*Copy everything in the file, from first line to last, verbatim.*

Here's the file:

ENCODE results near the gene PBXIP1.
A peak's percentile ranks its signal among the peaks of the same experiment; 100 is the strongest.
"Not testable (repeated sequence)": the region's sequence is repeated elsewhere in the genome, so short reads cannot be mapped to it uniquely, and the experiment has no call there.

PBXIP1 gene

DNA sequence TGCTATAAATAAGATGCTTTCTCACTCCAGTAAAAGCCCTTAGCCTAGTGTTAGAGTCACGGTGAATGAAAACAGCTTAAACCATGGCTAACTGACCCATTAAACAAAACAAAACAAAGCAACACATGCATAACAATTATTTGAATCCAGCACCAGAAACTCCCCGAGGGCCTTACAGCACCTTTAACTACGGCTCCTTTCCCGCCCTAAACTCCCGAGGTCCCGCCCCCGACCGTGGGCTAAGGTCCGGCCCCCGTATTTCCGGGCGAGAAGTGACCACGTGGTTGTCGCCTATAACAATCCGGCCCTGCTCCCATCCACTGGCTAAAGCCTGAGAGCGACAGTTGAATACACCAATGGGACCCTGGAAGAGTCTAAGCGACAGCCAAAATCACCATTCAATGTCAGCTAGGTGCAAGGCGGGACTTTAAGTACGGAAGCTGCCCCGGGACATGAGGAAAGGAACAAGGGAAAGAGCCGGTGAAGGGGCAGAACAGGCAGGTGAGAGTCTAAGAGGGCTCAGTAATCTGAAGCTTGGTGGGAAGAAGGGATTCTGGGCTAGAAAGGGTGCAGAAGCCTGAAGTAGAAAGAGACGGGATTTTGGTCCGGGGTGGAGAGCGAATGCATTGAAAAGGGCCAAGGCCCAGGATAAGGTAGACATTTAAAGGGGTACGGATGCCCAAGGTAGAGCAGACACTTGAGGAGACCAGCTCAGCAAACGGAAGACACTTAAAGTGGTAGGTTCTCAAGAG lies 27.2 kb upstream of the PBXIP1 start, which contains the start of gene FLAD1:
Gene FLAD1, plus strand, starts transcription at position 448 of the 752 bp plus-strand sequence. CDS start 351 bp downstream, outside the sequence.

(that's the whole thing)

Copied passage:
ENCODE results near the gene PBXIP1.
A peak's percentile ranks its signal among the peaks of the same experiment; 100 is the strongest.
"Not testable (repeated sequence)": the region's sequence is repeated elsewhere in the genome, so short reads cannot be mapped to it uniquely, and the experiment has no call there.

PBXIP1 gene

DNA sequence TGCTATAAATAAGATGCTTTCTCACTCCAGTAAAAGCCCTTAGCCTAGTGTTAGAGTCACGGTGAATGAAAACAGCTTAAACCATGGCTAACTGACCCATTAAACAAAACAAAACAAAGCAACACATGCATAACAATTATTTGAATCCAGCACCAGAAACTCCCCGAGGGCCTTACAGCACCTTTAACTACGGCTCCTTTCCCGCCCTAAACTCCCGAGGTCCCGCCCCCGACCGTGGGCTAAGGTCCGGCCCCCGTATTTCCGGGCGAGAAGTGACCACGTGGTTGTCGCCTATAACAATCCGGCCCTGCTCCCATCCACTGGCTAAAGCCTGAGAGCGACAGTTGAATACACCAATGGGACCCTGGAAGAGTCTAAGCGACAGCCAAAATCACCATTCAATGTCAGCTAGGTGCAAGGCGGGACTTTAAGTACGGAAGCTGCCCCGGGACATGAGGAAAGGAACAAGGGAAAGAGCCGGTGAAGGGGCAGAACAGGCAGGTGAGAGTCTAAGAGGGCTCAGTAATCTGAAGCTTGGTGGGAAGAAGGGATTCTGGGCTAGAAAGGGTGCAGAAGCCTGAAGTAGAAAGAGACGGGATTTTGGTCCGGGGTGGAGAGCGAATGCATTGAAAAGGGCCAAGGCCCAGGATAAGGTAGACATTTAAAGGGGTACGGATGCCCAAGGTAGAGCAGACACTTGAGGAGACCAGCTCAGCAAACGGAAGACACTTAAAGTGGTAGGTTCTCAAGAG lies 27.2 kb upstream of the PBXIP1 start, which contains the start of gene FLAD1:
Gene FLAD1, plus strand, starts transcription at position 448 of the 752 bp plus-strand sequence. CDS start 351 bp downstream, outside the sequence.